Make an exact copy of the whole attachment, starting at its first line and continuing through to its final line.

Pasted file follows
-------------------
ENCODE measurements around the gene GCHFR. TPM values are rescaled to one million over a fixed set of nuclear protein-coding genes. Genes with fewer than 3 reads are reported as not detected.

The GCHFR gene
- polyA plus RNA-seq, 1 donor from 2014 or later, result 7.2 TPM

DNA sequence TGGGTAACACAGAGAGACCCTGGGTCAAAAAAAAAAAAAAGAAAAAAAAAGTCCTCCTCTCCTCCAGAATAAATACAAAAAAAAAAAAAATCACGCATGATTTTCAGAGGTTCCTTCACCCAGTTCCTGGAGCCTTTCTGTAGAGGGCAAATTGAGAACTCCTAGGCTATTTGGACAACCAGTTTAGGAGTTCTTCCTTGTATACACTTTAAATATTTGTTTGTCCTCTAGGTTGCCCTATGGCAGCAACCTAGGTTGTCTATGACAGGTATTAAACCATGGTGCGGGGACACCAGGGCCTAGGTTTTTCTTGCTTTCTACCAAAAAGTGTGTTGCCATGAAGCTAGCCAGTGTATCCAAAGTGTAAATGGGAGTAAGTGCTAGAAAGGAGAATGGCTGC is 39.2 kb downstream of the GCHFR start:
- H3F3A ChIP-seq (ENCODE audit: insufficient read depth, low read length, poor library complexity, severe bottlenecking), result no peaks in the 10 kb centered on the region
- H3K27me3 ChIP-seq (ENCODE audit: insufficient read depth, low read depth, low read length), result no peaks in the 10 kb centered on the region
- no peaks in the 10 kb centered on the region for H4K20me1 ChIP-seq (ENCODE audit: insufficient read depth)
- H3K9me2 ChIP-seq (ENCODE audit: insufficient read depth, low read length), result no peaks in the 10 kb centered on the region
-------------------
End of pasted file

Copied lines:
ENCODE measurements around the gene GCHFR. TPM values are rescaled to one million over a fixed set of nuclear protein-coding genes. Genes with fewer than 3 reads are reported as not detected.

The GCHFR gene
- polyA plus RNA-seq, 1 donor from 2014 or later, result 7.2 TPM

DNA sequence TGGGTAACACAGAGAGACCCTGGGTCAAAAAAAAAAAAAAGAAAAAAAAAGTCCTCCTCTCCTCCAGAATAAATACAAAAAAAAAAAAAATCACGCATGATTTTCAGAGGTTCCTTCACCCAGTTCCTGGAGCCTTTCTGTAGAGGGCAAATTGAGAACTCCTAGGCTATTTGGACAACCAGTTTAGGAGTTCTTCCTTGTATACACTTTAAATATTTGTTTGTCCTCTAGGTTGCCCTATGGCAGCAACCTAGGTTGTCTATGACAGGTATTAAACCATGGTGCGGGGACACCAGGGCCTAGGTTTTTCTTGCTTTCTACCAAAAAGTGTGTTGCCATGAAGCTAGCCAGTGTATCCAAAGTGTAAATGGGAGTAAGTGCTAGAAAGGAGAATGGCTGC is 39.2 kb downstream of the GCHFR start:
- H3F3A ChIP-seq (ENCODE audit: insufficient read depth, low read length, poor library complexity, severe bottlenecking), result no peaks in the 10 kb centered on the region
- H3K27me3 ChIP-seq (ENCODE audit: insufficient read depth, low read depth, low read length), result no peaks in the 10 kb centered on the region
- no peaks in the 10 kb centered on the region for H4K20me1 ChIP-seq (ENCODE audit: insufficient read depth)
- H3K9me2 ChIP-seq (ENCODE audit: insufficient read depth, low read length), result no peaks in the 10 kb centered on the region